Sep 03, 2002

Automated Treatment, Monitoring System Keeps An Eye On Operations

Products In Action

To make the most of its resources, including operator time
and energy, Warrington Township Water and Sewer Department, located in Bucks County, Pennsylvania, installed a compact sequencing batch reactor (SBR) system when the facility was built fouryears ago. And an equally hardworking Hach OptiQuant (TM) SST Analyzer,
installed two years ago, keeps a vigilant eye on the final product.

"We can't afford time lost to maintenance and
monitoring," facility supervisor Sam Cramer explained. "The
OptiQuant does exactly what we need: watch the operation when we have other
jobs to attend to, which is most of the time."

Warrington Township found an efficient wastewater treatment
solution with the SBR system that combines aeration and mix, react, decant, and
settling functions in one 42 ft. x 36 ft. x 18 ft. deep basin. Operators
program the duration of each phase, based on load. The plant uses two of these
basins, each processing about five batches of wastewater daily on an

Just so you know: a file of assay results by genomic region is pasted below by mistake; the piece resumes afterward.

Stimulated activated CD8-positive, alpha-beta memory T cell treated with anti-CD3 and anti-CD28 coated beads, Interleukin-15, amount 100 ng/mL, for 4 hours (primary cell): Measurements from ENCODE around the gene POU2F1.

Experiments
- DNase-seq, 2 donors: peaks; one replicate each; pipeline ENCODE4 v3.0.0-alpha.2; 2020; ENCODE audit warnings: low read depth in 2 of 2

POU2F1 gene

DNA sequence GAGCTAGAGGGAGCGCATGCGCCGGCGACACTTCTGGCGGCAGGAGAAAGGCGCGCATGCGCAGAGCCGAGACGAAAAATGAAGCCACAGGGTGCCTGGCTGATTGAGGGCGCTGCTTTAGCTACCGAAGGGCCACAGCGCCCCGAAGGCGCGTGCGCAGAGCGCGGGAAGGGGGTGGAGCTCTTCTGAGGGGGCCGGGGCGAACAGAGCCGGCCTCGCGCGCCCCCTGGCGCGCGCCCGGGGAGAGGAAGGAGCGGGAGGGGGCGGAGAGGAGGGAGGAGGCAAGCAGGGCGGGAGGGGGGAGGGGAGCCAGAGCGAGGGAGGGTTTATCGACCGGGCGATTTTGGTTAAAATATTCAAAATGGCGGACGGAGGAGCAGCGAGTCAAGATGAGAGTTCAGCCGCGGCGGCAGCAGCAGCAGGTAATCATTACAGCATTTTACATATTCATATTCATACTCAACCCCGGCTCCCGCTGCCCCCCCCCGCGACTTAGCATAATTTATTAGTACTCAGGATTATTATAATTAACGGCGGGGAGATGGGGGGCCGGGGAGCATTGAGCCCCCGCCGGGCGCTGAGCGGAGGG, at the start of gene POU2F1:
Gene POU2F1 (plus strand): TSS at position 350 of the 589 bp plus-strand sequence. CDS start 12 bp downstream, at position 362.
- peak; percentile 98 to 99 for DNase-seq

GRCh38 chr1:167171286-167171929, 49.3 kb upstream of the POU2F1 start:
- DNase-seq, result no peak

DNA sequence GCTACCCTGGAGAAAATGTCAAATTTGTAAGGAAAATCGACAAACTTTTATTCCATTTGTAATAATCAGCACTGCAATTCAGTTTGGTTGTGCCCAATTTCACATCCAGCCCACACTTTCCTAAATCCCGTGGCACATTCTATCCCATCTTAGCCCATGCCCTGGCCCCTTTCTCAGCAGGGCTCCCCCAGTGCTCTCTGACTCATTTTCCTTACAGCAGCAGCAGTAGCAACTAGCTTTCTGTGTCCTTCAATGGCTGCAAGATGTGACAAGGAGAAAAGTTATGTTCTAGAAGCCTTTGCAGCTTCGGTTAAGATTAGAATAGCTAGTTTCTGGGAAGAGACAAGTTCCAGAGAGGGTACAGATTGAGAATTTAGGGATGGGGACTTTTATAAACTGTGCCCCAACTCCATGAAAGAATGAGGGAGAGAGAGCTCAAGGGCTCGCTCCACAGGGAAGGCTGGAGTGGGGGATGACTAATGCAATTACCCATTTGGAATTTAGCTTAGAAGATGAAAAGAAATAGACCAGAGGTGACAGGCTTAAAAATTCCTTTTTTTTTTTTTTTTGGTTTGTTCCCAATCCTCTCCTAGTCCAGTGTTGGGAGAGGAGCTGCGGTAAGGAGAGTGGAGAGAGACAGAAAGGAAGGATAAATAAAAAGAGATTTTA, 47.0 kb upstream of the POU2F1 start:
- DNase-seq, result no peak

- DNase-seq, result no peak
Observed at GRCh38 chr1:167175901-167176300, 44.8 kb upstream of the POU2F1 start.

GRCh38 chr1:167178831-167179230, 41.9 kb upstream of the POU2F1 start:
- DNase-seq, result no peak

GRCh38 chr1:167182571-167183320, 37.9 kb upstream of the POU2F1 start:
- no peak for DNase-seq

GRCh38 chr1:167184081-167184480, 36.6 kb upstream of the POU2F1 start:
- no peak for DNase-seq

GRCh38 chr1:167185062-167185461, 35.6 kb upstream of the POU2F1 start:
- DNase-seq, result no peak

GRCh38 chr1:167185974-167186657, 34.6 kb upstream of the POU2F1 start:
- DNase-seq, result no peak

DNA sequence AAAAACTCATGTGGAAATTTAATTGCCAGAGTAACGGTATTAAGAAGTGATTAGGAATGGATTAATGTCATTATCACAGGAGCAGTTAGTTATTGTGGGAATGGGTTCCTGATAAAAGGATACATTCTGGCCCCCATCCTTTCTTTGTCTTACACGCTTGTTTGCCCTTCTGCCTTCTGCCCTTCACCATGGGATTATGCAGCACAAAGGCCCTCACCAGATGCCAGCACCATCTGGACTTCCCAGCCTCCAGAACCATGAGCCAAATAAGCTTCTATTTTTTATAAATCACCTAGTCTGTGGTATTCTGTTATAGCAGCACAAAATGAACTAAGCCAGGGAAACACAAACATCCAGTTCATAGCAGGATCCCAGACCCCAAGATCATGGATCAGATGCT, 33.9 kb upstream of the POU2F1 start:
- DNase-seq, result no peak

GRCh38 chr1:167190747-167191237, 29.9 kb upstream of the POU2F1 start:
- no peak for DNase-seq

alternating basis. This arrangement provides a 320,000 mgd capacity.

Even Mill Creek, receiving the plant's discharge, is
modest, "sometimes non-existent," confessed Cramer, who added,
"All the more reason to make certain effluent reflects proper treatment.
The SST Analyzer serves as our eye on the operation after hours, during
weekends, when we're taking care of our many other tasks."

In the open-channel installation at Warrington Township, the
OptiQuant probe is positioned after the effluent weir and UV treatment but
before the holding tank. Cramer usually sets the OptiQuant controller alarm
level at 50 mg/L suspended solids (SS), and any excursion sends an analog
signal directly to the PLC system, which in turn shuts off the
post-equalization chamber valve and notifies an operator.

Operator-required attention of the probe is rare in this
application because it is positioned with the probe face into sample flow
--an arrangement that provides a cleaning effect on the probe. The probe
also can be installed as a tank "dip" probe or within a pipeline. A
distance of at least 30 cm between the probe end and nearest surface (which
should be dark) helps eliminate error due to reflections.

Further, the probe uses an 880-nm light source--not
in the visible range--so visible sample color does not interfere. If the
Warrington Township effluent does present a component that absorbs at this
wavelength, the instrument's unique, advanced color compensating
technology minimizes interference effect.

"If the mixer doesn't shut off as we expect, if
the float misses its activation level, if suspended solids concentration
surpasses what we think represents complete treatment, we rely on the analyzer
signal to initiate effluent hold," Cramer noted.

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